Here is a little about our stories from our fantastic authors.
From Zina Abbott:
Milwright's Daughter
  Eliza Wells' uncle Joseph Wells, whisks her away for a visit with family while her grandmother recovers, but refuses to arrange her transportation home.
    As startling details from the past come to light, Eliza realizes her grandmother has recovered and her uncle’s true motivations are not in her favor. The only one she can turn to for help is Kit Halsey — who her grandmother sent to bring her home — if he is willing to put his life on the line to save her.

From Patricia PacJac Carroll:

Worth the Wait

   Ruby runs from her parents to be a mail order bride to Yankee, Charlie Ransom. Charlie left the war only to find his parents and family farm gone. Hearing of cattle roaming through Texas, and knowing the need for beef in the north, he bought a Texas ranch and ordered a bride to help him make his dreams come true. Problems arise when Ruby refuses to wed him until he says he loves her.

From Carolyn Clemmons:

A Family for Merry

   Former orphan train child now grown, Merry Murphy Bird believes she can build a successful life operating the boarding house she and her sister purchased. Rescuing three quirky orphans from a current orphan train was irresistible if not quite legal. Merry is determined to give the children a better life than she and her sister endured in Nebraska. Boarder Lawyer Blake Woolf has come to town to take over the practice of his late uncle. Blake was the eldest of ten children and forced to care for them far too often. Now he wants nothing more to do with children.

From Carra Copelin:
Ada and the Texas Cavalryman
   Donal 'Mac' McTiernan is on what he hopes to be his last mission for the U.S. Army. He's tracked the deserters to Brady City, Texas where he decides to operate under cover until ready to make his move and arrest the two men. Mac had planned to go home to Dallas and live out his life. He hadn't planned on encountering the green-eyed, red-headed woman who would completely turn his life upside down.

From Keta Diablo:
Comes a Spectre
   Anya's ten- year-old son, Willie-boy, found his father hanging in the barn six months ago and hasn't spoken a word since. Now the boy is gravely ill and there's only one man who can save him, Sutter Sky, a learned shaman known as Yellow Smoke, a shaman who was deeply in love with Anya at one time. But fate had other plans—Anya was forced to marry a cruel man. Worse, Anya is convinced the ghost terrorizing them is her late husband.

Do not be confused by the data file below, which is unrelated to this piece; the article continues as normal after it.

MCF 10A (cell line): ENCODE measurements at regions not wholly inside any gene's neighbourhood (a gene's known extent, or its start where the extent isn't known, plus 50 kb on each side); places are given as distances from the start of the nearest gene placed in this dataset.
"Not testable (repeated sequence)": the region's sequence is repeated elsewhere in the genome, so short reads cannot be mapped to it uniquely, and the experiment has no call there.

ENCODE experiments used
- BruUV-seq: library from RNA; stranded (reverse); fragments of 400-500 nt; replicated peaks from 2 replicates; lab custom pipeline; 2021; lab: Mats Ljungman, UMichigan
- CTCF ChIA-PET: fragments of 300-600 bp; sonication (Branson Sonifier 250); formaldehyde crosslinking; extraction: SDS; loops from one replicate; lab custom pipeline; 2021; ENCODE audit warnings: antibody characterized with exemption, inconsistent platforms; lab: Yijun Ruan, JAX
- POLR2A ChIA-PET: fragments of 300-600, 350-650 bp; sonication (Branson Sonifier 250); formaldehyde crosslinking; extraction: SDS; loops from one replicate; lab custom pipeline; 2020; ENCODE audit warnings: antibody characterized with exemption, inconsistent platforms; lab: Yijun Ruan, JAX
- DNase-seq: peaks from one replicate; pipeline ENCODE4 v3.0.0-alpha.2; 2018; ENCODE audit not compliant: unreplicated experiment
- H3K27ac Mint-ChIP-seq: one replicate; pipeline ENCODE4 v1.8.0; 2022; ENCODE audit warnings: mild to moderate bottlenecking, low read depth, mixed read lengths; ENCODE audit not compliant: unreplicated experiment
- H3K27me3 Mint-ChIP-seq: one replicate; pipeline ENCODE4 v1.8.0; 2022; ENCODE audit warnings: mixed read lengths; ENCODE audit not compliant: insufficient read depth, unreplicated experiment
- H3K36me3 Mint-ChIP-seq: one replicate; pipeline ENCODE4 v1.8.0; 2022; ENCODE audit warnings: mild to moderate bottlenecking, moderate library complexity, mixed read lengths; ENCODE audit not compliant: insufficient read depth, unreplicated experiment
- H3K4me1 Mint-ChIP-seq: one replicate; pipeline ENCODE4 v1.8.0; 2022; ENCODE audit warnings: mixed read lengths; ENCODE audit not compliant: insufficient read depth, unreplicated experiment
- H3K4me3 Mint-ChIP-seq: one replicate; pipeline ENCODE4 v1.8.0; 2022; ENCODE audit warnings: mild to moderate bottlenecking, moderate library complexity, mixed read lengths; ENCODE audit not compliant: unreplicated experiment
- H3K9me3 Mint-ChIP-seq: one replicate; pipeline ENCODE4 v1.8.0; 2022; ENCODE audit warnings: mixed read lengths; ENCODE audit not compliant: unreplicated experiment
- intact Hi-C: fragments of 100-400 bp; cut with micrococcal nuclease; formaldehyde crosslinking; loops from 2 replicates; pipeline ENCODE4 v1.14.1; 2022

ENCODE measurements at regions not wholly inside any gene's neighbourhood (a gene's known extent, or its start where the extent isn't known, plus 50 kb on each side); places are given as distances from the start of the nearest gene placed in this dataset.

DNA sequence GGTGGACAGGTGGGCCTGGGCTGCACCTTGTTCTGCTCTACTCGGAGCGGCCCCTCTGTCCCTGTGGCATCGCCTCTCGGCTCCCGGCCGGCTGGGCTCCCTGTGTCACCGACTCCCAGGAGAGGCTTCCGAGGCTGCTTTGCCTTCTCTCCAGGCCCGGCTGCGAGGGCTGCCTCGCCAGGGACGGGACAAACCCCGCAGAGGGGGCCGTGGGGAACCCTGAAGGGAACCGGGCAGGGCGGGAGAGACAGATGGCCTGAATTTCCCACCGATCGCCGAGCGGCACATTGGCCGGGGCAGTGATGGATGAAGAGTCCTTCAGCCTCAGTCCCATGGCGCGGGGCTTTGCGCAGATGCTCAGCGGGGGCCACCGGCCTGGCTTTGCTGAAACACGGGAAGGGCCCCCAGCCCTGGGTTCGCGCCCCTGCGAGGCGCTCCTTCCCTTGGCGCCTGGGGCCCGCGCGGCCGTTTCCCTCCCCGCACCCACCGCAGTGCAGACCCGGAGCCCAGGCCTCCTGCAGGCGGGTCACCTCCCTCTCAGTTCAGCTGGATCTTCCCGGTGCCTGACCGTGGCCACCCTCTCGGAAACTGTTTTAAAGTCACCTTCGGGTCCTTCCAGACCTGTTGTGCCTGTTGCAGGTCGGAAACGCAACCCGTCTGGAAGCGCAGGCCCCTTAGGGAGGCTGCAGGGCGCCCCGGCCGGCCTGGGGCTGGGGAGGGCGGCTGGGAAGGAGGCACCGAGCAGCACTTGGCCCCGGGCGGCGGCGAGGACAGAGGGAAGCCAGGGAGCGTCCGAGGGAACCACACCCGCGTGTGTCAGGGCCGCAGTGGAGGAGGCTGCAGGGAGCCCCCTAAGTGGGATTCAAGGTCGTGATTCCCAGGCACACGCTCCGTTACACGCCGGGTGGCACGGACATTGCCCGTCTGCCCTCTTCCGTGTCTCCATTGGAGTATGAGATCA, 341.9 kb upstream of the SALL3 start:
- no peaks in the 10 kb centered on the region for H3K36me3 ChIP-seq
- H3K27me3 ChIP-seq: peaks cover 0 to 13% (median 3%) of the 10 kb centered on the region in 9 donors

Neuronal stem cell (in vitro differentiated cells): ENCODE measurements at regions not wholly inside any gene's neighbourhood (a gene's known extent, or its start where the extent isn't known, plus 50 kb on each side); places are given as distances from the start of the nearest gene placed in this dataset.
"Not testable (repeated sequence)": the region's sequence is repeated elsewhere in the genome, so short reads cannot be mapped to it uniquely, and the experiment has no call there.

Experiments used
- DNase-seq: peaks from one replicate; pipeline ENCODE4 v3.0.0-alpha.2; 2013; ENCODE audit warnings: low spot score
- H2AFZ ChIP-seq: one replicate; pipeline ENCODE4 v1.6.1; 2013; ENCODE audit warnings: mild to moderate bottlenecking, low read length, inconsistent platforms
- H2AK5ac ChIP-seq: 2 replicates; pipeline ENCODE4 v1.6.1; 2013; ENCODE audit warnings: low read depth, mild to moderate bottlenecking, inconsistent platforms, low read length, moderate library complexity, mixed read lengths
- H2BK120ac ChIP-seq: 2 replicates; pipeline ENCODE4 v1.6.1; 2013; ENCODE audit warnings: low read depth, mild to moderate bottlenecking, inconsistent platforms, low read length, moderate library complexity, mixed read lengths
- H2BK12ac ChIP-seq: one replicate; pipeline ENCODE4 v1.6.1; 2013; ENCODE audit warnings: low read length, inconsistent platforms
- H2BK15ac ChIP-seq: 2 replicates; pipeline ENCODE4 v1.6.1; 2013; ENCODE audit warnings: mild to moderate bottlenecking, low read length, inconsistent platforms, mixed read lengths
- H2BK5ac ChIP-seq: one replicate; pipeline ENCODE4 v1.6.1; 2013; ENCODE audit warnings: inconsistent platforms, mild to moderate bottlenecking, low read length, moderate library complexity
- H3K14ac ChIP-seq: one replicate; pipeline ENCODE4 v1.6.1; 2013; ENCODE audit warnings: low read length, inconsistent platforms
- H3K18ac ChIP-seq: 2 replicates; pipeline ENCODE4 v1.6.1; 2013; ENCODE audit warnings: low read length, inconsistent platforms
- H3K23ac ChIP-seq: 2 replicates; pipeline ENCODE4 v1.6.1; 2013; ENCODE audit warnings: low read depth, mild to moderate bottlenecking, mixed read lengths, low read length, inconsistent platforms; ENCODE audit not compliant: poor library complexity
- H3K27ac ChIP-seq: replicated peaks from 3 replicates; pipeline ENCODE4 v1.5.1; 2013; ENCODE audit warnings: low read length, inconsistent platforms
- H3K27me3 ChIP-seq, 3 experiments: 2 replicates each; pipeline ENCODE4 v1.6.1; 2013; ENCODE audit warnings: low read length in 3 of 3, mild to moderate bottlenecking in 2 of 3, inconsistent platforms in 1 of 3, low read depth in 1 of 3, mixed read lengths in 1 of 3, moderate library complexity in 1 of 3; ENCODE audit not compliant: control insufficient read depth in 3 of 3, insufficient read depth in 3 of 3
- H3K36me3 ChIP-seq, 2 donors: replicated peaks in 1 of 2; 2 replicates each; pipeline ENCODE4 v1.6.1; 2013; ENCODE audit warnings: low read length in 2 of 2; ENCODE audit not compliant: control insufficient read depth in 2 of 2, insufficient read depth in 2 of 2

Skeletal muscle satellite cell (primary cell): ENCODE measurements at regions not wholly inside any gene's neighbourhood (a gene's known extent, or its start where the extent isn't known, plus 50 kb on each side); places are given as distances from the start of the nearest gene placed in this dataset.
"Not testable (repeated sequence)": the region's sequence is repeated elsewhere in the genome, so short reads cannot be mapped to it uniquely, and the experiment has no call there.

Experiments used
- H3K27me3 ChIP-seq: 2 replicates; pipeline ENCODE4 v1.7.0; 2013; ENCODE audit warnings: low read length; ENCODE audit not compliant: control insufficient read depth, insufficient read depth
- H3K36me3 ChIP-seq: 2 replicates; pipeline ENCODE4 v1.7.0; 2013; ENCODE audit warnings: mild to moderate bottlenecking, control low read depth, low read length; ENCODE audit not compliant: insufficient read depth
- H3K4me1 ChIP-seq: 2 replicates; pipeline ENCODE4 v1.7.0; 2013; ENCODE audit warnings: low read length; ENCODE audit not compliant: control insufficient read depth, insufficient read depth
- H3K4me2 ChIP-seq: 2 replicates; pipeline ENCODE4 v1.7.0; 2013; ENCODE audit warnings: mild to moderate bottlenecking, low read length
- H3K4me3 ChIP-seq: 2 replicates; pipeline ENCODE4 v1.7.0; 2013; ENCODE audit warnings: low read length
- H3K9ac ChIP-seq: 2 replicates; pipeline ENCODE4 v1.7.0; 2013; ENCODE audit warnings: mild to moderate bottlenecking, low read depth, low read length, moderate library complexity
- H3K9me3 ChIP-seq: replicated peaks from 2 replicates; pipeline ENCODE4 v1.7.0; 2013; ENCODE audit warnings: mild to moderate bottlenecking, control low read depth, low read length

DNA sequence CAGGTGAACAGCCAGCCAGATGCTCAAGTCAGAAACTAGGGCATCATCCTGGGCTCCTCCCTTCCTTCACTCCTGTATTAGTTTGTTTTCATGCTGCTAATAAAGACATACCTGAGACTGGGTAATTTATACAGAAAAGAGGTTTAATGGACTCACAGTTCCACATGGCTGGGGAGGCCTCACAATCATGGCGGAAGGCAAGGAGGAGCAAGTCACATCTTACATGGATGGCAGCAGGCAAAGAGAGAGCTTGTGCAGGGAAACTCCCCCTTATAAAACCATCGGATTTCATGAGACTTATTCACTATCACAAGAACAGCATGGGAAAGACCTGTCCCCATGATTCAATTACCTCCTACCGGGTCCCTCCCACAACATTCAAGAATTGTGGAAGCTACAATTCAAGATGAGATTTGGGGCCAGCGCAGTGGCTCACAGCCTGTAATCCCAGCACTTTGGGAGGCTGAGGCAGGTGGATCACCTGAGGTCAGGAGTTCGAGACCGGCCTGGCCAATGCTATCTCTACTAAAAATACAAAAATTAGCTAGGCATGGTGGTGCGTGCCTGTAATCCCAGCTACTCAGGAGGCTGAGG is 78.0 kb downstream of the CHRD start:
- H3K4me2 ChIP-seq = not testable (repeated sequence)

Will Yellow Smoke put aside his bitterness to save Willie-boy, and how will he dispel the evil, sinister ghost from their lives?

From P. A. Estelle:
The Widow Buys a Groom
    Katherine Parnell, owner of Maggie’s Baked Goods, is alone to run the family business and raise her four-year old son. The Civil War left Meadow Creek, Kansas, with few marrying aged men. The women decide to meet men from other states whose lives have also been ripped apart and are ready to start anew. Katherine's attitude, however, is: “I may need a man, but I don’t ever want another husband!” 
     Jim Sutton, new in Meadow Creek inherited some land and is hoping to make this small town his home. He too has demons and no desire to get close to anybody.
     Can they find happiness together or will ghosts from the past keep their love at arm’s length?

From Cissie Patterson:
Mathew's Freedom
   Matthew is running from a guilty conscience and saving a woman and her son isn’t in his plans. They need a real man, not one who freezes and runs away when a life is at stake. Brenna is determined to do what she needs to survive, for her son's sake. Marriage isn't in her plans, but neither is giving up.
She decides to seek employment. Jobs are scarce, but men are plentiful in Freedom. Marriage may be the only way out of her situation. Matthew & Brenna must come together to save the one person trying to tear them apart.
From Charlene Raddon:
The Lady Lassoes an Outlaw
   Aurora Cavender travels to Utah to complete a secret assignment and to find her twin brother. She never expected to run into the man she once loved. Garret Mosely had abandoned her on their wedding day. Gorgeous as ever, he shocks her by trying to tell her he's not Garret but Nebraska Joe, an outlaw with the Hell's-Gate gang.
   The same gang who supposedly kidnapped and murdered Jason Cavender. Aurora knows her brother still lives. As identical twins, they sense each other's emotions. He's hurt but alive.
   Now, she too, is in the hands of this ruthless outlaw gang. Can Garret — will Garret — help her find Jason and escape Robbers' Roost?

From Jacquie Rogers:
A Family for Polly
   Polly hated the life she and her sister led after they were adopted by a surly Nebraska farm couple who really wanted free drudges. She would never treat the two children she’s adopted so harshly. In fact, she believes the large boarding house she and Merry purchased is an ideal place to raise children, with a large yard, numerous rooms, and a good school nearby. Still, Polly needs a husband, so she convinces Ford (Manford) Daily to marry her and be on his way. The problem is, he won’t go.

I hope you enjoy our stories and please spread the word.
Charlene is a bestselling author of western historical romance and a book cover designer, specializing in western historical covers you won't see on other books.

Tags: Western-historical-romance, anthology, novellas, .99, limited time. Under a Mulberry Moon